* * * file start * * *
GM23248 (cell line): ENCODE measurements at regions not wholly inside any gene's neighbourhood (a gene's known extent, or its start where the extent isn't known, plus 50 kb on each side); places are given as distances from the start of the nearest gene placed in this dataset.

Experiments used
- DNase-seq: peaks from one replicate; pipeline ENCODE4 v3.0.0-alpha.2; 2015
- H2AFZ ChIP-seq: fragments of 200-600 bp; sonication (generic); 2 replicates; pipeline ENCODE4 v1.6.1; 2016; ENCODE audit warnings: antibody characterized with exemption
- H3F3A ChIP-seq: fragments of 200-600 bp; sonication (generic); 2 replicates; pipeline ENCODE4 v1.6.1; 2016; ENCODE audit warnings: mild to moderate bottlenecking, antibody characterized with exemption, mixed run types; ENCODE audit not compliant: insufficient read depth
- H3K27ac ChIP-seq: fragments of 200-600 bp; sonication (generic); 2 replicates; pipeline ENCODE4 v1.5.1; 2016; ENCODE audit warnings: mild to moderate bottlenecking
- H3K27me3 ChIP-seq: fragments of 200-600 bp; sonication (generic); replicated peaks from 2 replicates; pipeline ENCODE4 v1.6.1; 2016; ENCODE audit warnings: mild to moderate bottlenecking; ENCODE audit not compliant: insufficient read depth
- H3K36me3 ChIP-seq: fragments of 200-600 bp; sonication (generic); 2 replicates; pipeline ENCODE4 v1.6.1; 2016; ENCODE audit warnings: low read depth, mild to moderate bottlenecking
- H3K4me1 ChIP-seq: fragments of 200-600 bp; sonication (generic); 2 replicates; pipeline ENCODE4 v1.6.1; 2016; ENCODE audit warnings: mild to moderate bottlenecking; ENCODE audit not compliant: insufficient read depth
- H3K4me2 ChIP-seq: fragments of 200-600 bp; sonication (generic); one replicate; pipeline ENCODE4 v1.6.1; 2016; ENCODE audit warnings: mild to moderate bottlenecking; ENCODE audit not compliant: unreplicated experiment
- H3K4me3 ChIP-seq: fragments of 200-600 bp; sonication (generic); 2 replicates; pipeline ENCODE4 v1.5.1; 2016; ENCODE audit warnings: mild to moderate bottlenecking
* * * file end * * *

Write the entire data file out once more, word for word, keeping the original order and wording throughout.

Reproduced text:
GM23248 (cell line): ENCODE measurements at regions not wholly inside any gene's neighbourhood (a gene's known extent, or its start where the extent isn't known, plus 50 kb on each side); places are given as distances from the start of the nearest gene placed in this dataset.

Experiments used
- DNase-seq: peaks from one replicate; pipeline ENCODE4 v3.0.0-alpha.2; 2015
- H2AFZ ChIP-seq: fragments of 200-600 bp; sonication (generic); 2 replicates; pipeline ENCODE4 v1.6.1; 2016; ENCODE audit warnings: antibody characterized with exemption
- H3F3A ChIP-seq: fragments of 200-600 bp; sonication (generic); 2 replicates; pipeline ENCODE4 v1.6.1; 2016; ENCODE audit warnings: mild to moderate bottlenecking, antibody characterized with exemption, mixed run types; ENCODE audit not compliant: insufficient read depth
- H3K27ac ChIP-seq: fragments of 200-600 bp; sonication (generic); 2 replicates; pipeline ENCODE4 v1.5.1; 2016; ENCODE audit warnings: mild to moderate bottlenecking
- H3K27me3 ChIP-seq: fragments of 200-600 bp; sonication (generic); replicated peaks from 2 replicates; pipeline ENCODE4 v1.6.1; 2016; ENCODE audit warnings: mild to moderate bottlenecking; ENCODE audit not compliant: insufficient read depth
- H3K36me3 ChIP-seq: fragments of 200-600 bp; sonication (generic); 2 replicates; pipeline ENCODE4 v1.6.1; 2016; ENCODE audit warnings: low read depth, mild to moderate bottlenecking
- H3K4me1 ChIP-seq: fragments of 200-600 bp; sonication (generic); 2 replicates; pipeline ENCODE4 v1.6.1; 2016; ENCODE audit warnings: mild to moderate bottlenecking; ENCODE audit not compliant: insufficient read depth
- H3K4me2 ChIP-seq: fragments of 200-600 bp; sonication (generic); one replicate; pipeline ENCODE4 v1.6.1; 2016; ENCODE audit warnings: mild to moderate bottlenecking; ENCODE audit not compliant: unreplicated experiment
- H3K4me3 ChIP-seq: fragments of 200-600 bp; sonication (generic); 2 replicates; pipeline ENCODE4 v1.5.1; 2016; ENCODE audit warnings: mild to moderate bottlenecking